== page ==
The Corner

Democratic Foreign-Policy Guru

Just talked to a Democratic foreign-policy gray-beard, who is very smart and very wired (he talked to Kofi Annan today). Here are some of his thoughts. I’m not endorsing any of these views, but they are worth taking seriously. He calls Iraq the most serious foreign-policy crisis since Vietnam. He says there’s no guarantee that the insurrection will have lost any intensity by this time next year, and if that’s true, there is a real chance that there will be get-the-hell-out-of-there sentiment that gets serious political expression. If that sentiment prevails, it will be a disaster. He says a U.S. pull-out from Iraq would be worse than the pullout from Vietnam, because–in his view–leaving Vietnam at least freed us up to do other, successful, things in Asia. But Iraq would become a sanctuary for terrorists, who seek to kill Americans and Israel. The country would be feasted upon, like the Congo, by its neighbors–Syria, Iran, Turkey, and perhaps Saudi Arabia. He says it is clear that Saddam is not in control of the insurrection, and we don’t know its true sources, and it is quite possible it could get worse in coming months. Since everything depends on security–reconstruction, and economic and political development–it means the entire picture could get worse before its get better. He suspects a lot of foreign countries may not be willing to contribute troops at this point, even with a U.N. resolution, because they are afraid of body bags. He says the attack on the U.N. building was an attack on the U.S. more than the U.N., because Sergio Vieira de Mello had become known as Bremer’s most important advisor. He says the whole ball game with the U.N. resolution is between France and the U.S.–obviously, I guess–and everyone else will go along with whatever they work out. He says the pressure is on Paris now to become more reasonable, and come along. He says it’s amazing that the U.S. didn’t go to the U.N. immediately, since the U.S. had already had success working through the U.N. in the postwar situations in Bosnia, East Timor, and Afghanistan. And he says the post-war situation in Iraq is one of the most incompetently handled major foreign-policy matters he can remember.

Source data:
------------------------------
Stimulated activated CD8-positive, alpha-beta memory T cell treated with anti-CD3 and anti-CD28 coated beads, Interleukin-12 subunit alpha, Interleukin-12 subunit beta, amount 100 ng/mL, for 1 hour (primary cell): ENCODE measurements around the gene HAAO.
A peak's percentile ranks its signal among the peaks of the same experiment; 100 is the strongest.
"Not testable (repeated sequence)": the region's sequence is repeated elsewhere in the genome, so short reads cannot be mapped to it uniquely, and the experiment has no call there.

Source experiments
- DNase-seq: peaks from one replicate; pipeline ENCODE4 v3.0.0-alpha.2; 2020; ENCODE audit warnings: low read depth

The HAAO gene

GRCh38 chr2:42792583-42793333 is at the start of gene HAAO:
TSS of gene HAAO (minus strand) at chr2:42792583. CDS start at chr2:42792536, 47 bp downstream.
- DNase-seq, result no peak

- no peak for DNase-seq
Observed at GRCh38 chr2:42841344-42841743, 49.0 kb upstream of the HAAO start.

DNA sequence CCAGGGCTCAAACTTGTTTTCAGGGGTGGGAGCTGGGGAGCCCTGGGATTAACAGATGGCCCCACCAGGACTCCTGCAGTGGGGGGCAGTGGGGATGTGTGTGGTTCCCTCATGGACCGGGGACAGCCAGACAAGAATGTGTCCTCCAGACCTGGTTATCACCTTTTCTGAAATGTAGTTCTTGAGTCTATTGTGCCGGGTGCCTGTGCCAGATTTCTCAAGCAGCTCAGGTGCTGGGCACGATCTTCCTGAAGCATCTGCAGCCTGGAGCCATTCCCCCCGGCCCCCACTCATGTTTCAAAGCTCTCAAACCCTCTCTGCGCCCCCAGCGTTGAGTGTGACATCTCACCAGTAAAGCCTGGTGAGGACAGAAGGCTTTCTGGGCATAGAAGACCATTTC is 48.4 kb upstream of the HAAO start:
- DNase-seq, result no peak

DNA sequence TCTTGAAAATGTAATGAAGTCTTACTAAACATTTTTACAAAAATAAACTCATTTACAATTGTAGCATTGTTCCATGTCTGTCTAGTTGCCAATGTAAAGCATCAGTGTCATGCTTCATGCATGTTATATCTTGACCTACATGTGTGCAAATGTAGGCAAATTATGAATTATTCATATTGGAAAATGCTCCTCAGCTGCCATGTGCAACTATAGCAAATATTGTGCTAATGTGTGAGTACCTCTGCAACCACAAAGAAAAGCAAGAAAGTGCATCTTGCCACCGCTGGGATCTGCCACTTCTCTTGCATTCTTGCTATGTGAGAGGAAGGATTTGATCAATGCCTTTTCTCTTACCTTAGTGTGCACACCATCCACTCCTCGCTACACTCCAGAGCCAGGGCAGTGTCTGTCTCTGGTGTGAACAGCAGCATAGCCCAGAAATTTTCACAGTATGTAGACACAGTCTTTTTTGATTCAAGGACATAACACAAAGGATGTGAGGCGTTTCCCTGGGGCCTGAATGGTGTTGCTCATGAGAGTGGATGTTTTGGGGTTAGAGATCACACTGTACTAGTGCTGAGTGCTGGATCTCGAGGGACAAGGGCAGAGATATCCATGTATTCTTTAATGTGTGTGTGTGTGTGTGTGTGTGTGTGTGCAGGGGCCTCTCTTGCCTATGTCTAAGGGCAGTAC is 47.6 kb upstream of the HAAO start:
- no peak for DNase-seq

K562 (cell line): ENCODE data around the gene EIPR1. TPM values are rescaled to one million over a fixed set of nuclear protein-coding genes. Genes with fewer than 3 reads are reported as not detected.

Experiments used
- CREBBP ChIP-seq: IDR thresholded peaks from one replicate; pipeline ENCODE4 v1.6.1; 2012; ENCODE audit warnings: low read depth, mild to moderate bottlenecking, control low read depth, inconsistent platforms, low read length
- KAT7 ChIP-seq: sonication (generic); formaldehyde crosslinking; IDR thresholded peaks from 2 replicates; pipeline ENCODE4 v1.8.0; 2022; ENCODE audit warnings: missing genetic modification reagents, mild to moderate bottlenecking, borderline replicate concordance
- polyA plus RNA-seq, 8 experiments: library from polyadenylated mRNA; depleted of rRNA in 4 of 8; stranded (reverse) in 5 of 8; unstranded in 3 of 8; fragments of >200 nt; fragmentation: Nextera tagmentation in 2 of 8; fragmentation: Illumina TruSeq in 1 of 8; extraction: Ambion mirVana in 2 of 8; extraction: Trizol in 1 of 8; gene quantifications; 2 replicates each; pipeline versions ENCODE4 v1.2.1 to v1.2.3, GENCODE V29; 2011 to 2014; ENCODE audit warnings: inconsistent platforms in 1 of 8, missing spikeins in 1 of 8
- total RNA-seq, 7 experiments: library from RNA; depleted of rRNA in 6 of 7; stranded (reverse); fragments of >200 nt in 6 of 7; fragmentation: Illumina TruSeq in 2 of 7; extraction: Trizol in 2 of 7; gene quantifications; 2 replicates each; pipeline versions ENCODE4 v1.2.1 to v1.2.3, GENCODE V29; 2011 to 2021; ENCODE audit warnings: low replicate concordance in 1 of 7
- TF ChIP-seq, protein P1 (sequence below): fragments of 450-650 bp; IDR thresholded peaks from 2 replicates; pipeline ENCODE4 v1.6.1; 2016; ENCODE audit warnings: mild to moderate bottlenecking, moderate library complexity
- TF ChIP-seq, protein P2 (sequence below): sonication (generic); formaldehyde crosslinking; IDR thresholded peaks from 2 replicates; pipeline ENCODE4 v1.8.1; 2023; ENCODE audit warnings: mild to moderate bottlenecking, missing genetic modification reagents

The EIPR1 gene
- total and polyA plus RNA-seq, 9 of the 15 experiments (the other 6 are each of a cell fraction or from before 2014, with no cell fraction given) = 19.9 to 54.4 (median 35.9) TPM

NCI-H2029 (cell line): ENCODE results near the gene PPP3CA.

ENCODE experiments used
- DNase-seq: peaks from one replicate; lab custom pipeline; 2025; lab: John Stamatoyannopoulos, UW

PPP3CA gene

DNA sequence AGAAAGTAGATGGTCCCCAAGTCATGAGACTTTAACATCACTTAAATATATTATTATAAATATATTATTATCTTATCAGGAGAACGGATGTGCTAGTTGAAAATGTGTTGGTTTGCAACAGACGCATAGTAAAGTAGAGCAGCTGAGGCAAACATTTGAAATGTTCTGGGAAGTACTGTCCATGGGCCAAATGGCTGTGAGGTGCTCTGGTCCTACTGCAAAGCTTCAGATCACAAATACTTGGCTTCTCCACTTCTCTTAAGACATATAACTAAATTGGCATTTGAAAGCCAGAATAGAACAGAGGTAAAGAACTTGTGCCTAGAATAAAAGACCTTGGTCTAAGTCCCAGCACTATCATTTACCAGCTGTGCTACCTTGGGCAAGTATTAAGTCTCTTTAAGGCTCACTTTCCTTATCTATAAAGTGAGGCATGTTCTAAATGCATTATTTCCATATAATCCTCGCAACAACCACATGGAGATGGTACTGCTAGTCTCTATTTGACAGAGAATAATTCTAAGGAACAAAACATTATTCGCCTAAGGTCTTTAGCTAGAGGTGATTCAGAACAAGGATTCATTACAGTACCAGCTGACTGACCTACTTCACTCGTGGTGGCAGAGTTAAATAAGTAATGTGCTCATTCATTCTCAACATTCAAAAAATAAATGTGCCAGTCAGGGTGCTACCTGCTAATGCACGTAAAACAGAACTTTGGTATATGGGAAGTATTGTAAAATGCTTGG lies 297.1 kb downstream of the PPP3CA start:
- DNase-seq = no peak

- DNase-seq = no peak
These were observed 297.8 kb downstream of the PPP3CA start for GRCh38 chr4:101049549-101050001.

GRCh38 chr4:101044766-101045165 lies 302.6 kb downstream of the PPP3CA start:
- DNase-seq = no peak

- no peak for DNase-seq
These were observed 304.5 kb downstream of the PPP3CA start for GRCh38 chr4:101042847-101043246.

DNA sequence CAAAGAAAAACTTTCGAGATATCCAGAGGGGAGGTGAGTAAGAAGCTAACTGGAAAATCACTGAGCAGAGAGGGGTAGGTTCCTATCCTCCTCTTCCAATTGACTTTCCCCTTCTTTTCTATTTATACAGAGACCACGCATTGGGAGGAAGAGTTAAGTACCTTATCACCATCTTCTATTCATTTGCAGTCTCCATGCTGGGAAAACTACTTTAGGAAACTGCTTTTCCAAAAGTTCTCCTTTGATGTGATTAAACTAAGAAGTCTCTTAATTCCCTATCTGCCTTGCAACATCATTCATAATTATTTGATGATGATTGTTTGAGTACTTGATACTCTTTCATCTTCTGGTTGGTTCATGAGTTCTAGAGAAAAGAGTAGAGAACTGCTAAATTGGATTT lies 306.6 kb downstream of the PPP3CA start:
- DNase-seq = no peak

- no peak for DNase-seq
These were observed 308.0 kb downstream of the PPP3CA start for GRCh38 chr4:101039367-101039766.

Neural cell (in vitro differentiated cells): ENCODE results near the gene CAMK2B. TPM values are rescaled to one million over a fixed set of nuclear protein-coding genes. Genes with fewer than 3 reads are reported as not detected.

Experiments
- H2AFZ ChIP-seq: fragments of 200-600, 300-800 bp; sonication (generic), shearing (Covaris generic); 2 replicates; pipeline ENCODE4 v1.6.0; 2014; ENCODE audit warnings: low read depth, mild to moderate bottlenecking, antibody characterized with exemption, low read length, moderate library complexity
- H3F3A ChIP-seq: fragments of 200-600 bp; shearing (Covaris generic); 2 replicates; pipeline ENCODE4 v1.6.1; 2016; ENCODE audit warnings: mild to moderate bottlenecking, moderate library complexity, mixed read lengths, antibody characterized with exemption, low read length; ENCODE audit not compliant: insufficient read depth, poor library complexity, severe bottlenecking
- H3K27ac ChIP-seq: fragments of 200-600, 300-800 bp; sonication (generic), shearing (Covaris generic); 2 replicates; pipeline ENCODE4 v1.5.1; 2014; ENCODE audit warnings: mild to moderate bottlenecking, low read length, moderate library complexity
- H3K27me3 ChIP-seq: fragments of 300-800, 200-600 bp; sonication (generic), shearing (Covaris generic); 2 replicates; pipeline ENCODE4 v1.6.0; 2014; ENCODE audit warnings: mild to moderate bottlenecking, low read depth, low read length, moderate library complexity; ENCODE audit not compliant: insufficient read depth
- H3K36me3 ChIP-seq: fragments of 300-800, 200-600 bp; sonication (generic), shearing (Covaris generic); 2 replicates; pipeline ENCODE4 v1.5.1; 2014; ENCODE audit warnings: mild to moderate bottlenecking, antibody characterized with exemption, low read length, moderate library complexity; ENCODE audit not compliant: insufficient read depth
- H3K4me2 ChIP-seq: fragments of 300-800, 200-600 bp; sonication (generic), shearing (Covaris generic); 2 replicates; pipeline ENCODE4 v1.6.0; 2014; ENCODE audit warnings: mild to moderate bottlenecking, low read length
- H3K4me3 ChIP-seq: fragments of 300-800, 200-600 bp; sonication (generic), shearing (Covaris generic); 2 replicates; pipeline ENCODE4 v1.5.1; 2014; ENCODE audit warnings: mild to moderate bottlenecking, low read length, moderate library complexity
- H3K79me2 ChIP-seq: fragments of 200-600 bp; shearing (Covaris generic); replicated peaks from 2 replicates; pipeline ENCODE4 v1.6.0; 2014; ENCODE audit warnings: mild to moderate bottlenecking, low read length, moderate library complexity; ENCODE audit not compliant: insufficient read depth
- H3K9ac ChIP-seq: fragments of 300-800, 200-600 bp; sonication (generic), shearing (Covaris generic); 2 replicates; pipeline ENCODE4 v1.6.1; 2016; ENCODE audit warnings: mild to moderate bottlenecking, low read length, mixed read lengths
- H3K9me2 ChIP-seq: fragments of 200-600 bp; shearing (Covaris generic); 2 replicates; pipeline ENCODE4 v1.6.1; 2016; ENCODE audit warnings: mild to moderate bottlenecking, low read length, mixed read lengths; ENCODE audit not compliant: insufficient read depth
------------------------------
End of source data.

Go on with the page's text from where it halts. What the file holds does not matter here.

For what it’s worth. I report, you decide…


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